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IFX Group


Software Developer Tips For Our Competition

Here are a few tips for everyone that writes software for others. This includes writing software for personal or commercial use.

  • Always develop software in programming languages that create big executables. The bigger the better.
  • Always favor programming languages that require large run-time libraries (e.g. Visual-anything, .NET) at every opportunity.
  • Require all users to have a proprietary closed source web browser (e.g. Internet Explorer) or proprietary closed source media player (e.g. Windows Media Player) to use your program.
  • Never use system API calls for menus and navigation display when you can force your own colors, font sizes, look and feel on the user so it doesn't follow any of the operating system changes for the visually impared.
  • Always use the most animation and eye candy possible. This is even more important in smaller utility programs.
  • Require more RAM just for your program. Memory is cheap, force the user to buy more to use your software.
  • Design all programs to only work on screens with the highest resolution your personal monitor supports. Users with bad eyes or older displays are not important.
  • Always design your software to only run on the latest commercial operating system version even if it could otherwise run on older versions or through compatibility layers and emulators.
  • Use a complex backend engine or database (e.g. SQL) to store all program data and settings even when a simple INI or config file will do.
  • Test all new development exclusively on very high speed (e.g. multi-core, multi-Gigabyte, multi-Gigahertz) hardware devoted just to the developer. This is even more important if your customers are likely to have older hardware.

The more of these tips you use in your program, the less you will be in direct competition with our custom software. Please do your part and make it more difficult and expensive for your users.

IFX Group Programming Tips

Unfortunately very few software developers from the early days of computing are still writing software. These are the only people that appear to still understand how an operating system and their program could fit together in less than 64k bytes of memory and run at an acceptable speed on a single 8-bit or 16-bit CPU.

All IFX Group software is purposefully developed and tested on under powered hardware running older operating systems with below average or minimal resources. This ensures potential problems with performance and memory requirements are quickly identified and addressed very early in the development process. It also means the software is gracefully backwards compatible with a wider range of operating system versions including compatibility layers and emulation.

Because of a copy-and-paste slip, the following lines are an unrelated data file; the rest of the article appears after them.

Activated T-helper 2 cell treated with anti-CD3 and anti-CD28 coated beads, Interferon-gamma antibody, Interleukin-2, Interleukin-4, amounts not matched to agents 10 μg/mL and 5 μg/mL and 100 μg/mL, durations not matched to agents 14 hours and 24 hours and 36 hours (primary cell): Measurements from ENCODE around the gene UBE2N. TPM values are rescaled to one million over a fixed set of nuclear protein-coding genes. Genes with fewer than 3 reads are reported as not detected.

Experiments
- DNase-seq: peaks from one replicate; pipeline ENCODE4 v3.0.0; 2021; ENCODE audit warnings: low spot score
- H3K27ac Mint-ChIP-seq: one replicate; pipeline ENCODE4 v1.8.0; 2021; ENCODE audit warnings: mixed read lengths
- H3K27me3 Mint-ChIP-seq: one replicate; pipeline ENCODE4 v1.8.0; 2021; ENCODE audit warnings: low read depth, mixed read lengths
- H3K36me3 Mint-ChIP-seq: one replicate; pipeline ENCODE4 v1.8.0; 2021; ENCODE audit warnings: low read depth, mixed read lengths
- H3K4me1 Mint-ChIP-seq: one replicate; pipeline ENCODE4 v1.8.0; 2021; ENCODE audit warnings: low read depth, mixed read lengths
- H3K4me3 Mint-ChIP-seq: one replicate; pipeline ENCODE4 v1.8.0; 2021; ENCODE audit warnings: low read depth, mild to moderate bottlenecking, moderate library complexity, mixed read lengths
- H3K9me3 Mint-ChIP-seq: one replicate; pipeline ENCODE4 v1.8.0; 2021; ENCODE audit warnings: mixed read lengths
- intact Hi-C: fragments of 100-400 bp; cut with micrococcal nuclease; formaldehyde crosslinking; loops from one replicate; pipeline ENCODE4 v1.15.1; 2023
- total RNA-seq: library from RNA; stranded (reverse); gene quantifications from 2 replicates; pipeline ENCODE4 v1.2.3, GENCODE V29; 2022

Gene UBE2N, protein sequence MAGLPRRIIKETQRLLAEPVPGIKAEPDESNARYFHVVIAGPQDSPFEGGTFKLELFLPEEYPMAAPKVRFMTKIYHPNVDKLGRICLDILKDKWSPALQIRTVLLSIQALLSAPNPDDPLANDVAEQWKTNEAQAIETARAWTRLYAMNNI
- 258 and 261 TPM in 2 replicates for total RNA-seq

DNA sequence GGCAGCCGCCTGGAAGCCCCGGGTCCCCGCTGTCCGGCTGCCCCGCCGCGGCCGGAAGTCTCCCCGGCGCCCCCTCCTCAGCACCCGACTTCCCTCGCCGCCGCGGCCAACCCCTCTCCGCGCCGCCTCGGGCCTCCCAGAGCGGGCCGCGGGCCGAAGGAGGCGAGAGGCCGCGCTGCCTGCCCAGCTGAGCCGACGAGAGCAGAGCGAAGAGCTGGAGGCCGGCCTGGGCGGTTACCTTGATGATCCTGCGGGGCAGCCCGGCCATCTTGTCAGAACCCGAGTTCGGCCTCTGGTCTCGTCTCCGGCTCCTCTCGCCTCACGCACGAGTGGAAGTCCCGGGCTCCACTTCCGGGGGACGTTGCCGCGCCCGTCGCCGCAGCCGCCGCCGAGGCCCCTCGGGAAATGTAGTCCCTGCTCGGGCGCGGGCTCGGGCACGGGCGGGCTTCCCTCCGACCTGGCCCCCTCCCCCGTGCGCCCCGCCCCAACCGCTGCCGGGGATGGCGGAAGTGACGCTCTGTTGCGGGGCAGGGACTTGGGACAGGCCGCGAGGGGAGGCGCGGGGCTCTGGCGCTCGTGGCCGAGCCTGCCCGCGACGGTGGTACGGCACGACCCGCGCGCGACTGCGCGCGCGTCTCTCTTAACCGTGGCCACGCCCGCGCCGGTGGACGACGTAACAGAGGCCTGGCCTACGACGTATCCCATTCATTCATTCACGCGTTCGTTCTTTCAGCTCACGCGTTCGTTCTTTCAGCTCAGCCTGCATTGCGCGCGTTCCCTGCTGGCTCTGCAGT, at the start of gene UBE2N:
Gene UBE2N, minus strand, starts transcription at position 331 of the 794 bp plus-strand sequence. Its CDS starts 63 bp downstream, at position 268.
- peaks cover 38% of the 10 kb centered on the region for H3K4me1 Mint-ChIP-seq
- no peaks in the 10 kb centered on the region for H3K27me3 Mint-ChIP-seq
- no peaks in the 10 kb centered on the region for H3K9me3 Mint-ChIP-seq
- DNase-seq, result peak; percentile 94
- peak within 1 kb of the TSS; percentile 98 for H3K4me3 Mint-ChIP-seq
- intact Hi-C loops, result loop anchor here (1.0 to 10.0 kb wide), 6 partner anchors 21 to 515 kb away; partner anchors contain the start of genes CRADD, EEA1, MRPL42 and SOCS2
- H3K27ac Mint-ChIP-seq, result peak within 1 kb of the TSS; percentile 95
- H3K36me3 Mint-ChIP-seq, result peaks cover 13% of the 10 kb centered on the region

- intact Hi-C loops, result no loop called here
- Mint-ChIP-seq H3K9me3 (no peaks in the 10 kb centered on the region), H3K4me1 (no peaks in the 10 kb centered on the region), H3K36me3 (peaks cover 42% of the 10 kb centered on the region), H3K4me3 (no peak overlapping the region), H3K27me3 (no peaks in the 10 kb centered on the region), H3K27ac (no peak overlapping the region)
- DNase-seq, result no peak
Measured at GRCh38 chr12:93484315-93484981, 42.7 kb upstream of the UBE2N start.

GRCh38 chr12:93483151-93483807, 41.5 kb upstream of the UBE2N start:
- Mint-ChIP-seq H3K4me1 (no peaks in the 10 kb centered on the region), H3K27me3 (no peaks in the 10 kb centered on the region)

Whenever possible all IFX Group software is developed in programming languages that avoid run-time libraries and special environments. Except for special applications, all of the executable programs stand on their own without any external DLL or runtime library dependencies. The programs are always compiled to be very small and extremely fast.

The IFX Group writes a large part of our software for DOS and Windows using the amazingly high performance PowerBASIC line of compilers. We never force our software to run only on newer operating systems unless absolutely required by the customer.

All of our software naturally works with compatibility layers like the WINE project with no changes required.

It is very sad that so many otherwise smart software developers have spent so much time to learn to write software in a virtualized language that is not portable to customers outside of a single operating system vendor and version. If they had spent the same amount of time learning to develop software in a truly portable language or even with a portable virtual machine, their potential customer base and their potential income would be much larger.

First published 2007-06-15. The last major review or update of this information was on 2007-10-02. Your feedback using the form below helps us correct errors and omissions on this page.